The genome of HIV as noted in Figure 12.23 has a number of genes and genetic elements that involve both viral replication and the virus’s interaction with the infected cell. The predominant cell types infected by the virus through specific receptors are the “helper” (CD4) T cell (Chapter18) and the macrophage (Greenberg, 1992). As a retrovirus, the DNA copy integrated into the cell genome may remain dormant in the cell for extended periods, but in most instances the in- fected cell produces an altered array of its normal products as a result of the infection as well as producing multiple new virions with the ultimate demise of the cell (Shearer, 1998). However, there is no firm evidence that HIV viruses actually transform cells that they infect, and thus the carcinogenic influence of the virus is indirect, compromising the immune system and allowing infection by a variety of other oncogenic viruses as well as the expression of neoplasms nor- mally suppressed by the host immune system (Chapter 18). Therapy of AIDS has been directed toward preventing viral replication by use of inhibitors of the reverse transcriptase and the pro- tease, both required for viral synthesis. While dramatic therapeutic effects have been obtained, the genetic variation of HIV ultimately results in the development of a resistant viral strain
Figure 12.23 A. Genomic structure of HIV-1, indicating most of the known genes and their recognized primary functions. The 5′ and 3′ long terminal repeats (LTR) containing regulatory sequences recognized by various host transcription factors are also depicted. (Adapted from Greene, 1991, with permission of the author and publisher.) B. Genomic organization of HTLV-I. Long terminal repeats (LTR) and open reading frames are depicted with the translational start (ATG) and stop codons (dia- monds) indicated. (X) denotes intragenic region containing multiple short open reading frames. (After Ferreira et al., 1997, with permission of the authors and publisher.)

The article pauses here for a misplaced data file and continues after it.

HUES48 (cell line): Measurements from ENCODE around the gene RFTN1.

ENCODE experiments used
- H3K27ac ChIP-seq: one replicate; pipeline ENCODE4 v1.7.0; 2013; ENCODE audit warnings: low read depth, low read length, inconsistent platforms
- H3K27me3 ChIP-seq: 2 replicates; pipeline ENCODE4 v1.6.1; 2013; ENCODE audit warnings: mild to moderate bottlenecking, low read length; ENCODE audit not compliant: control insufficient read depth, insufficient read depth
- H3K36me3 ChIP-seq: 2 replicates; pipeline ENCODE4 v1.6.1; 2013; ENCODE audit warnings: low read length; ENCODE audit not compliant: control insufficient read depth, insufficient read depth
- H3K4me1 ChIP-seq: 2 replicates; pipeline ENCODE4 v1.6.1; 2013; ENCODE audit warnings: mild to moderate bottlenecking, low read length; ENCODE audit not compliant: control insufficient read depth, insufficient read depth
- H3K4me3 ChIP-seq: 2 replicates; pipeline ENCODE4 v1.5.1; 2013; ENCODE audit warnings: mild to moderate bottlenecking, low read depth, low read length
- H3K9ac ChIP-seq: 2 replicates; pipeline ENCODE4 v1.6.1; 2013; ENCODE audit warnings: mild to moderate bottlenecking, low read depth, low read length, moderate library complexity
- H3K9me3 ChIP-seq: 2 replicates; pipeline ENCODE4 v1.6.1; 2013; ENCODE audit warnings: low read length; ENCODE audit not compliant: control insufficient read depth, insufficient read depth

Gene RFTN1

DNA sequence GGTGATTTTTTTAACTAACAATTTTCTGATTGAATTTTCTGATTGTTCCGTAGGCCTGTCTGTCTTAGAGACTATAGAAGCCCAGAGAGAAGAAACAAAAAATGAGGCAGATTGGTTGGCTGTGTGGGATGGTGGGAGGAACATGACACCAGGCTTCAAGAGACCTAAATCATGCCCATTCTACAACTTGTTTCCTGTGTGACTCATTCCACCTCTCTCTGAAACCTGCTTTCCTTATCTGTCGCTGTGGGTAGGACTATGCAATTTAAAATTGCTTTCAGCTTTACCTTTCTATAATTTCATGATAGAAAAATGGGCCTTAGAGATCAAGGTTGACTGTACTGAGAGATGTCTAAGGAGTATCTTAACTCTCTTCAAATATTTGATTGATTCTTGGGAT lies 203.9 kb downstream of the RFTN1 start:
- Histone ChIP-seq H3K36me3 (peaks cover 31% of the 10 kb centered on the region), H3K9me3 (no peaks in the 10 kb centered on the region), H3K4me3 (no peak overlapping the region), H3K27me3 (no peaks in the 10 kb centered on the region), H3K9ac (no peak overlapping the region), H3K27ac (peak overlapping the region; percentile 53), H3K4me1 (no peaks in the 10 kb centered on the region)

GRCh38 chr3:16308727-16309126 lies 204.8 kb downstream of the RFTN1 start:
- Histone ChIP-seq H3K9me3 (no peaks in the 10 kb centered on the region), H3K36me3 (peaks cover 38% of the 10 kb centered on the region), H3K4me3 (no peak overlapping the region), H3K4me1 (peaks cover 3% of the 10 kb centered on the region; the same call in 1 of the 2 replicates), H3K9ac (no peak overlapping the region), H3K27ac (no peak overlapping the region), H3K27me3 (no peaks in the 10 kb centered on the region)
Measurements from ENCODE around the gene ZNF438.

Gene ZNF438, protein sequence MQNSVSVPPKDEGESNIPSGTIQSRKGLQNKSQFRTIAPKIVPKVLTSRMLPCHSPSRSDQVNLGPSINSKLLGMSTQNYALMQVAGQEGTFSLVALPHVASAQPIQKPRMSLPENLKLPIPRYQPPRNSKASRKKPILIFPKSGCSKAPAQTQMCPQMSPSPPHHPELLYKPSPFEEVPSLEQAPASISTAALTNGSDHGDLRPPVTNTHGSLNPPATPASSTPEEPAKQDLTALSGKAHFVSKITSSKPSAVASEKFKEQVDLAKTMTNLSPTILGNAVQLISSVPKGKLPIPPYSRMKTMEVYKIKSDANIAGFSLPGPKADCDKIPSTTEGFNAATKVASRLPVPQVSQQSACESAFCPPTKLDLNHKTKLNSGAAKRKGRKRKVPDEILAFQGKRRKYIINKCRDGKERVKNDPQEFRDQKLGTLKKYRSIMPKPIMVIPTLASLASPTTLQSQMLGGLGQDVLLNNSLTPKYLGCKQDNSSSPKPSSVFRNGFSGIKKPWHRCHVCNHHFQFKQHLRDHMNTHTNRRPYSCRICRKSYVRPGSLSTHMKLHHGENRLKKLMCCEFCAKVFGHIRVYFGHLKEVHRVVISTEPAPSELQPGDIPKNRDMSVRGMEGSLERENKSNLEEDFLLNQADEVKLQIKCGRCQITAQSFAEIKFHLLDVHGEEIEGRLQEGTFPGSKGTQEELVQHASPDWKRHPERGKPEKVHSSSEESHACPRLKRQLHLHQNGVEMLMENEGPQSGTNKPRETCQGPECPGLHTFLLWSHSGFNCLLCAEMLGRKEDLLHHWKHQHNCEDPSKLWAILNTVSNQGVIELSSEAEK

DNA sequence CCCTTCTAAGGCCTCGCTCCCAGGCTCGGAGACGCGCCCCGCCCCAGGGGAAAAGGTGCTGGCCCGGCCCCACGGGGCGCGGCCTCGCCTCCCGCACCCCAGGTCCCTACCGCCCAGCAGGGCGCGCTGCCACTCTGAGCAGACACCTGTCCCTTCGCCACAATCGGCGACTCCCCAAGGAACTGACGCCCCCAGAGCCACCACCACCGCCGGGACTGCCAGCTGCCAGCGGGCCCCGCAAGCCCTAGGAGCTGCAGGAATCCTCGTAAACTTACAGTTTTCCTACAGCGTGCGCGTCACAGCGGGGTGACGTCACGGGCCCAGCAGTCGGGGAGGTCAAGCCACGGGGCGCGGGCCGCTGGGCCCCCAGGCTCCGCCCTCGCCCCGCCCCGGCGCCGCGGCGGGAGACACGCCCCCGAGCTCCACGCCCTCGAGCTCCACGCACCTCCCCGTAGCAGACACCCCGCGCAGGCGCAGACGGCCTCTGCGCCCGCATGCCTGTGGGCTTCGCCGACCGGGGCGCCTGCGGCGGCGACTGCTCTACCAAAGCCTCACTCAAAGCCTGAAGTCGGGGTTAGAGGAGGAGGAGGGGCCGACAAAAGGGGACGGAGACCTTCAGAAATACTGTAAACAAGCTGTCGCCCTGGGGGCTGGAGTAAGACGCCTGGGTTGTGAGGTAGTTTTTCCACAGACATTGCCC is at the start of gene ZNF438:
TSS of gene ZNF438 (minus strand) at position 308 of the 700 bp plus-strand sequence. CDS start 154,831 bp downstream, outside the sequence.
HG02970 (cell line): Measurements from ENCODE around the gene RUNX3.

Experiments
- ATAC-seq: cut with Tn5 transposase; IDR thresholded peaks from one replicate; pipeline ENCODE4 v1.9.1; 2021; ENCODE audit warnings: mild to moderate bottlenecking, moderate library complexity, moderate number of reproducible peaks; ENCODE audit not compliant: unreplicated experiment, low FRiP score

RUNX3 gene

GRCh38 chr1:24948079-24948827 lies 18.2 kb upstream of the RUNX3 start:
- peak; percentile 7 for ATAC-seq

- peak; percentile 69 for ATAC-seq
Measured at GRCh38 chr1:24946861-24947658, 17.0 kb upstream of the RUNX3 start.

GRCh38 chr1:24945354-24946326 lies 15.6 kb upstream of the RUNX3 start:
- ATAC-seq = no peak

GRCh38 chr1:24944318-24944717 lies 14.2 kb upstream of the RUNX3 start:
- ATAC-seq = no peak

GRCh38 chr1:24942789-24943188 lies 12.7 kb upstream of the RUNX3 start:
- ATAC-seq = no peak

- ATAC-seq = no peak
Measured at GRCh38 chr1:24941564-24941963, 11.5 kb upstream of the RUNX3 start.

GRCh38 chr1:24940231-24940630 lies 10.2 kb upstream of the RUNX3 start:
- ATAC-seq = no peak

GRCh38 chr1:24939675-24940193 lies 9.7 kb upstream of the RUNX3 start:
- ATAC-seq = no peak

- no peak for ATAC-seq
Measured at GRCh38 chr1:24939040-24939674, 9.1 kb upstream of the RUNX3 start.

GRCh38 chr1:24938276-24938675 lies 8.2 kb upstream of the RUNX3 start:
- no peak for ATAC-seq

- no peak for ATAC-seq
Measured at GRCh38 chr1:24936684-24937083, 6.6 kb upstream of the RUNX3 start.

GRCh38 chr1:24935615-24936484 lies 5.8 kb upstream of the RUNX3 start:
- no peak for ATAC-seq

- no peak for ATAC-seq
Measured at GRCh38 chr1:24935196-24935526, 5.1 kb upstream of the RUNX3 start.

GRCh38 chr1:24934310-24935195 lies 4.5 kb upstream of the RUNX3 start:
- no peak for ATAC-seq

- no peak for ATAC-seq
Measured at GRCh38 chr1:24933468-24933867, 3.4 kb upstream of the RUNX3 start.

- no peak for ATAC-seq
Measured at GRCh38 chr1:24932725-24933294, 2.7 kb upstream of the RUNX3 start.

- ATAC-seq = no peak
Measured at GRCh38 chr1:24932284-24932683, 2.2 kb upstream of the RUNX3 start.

Figure 12.24 Estimated distribution of cumulative HIV infections in adults in various parts of the world as of mid-1993. (Adapted from Merson, 1993, with permission of the author and publisher.)
within the patient (Arts et al., 1998; Ridky and Leis, 1995). Since RNA viruses are deficient in specific proofreading mechanisms of the reverse transcriptase, replication errors that occur be- come immortalized, as can be seen in the genetic variation in viruses in patients in vivo (Hahn et al., 1986; Nowak et al., 1991). Mutation rates of the virus have been estimated at 3 × 10–4 to 3 × 10–5 per base per round of replication (Pezo and Wain-Hobson, 1997). Such rates of mutation are close to the maximum possible. Thus, it is not surprising that vaccines against the virus have been relatively unsuccessful in preventing infection in primates. These molecular facts bode ill for any lasting method of vaccination or therapeutic cure of the established disease, emphasizing the primary role of prevention in the control of AIDS in the world.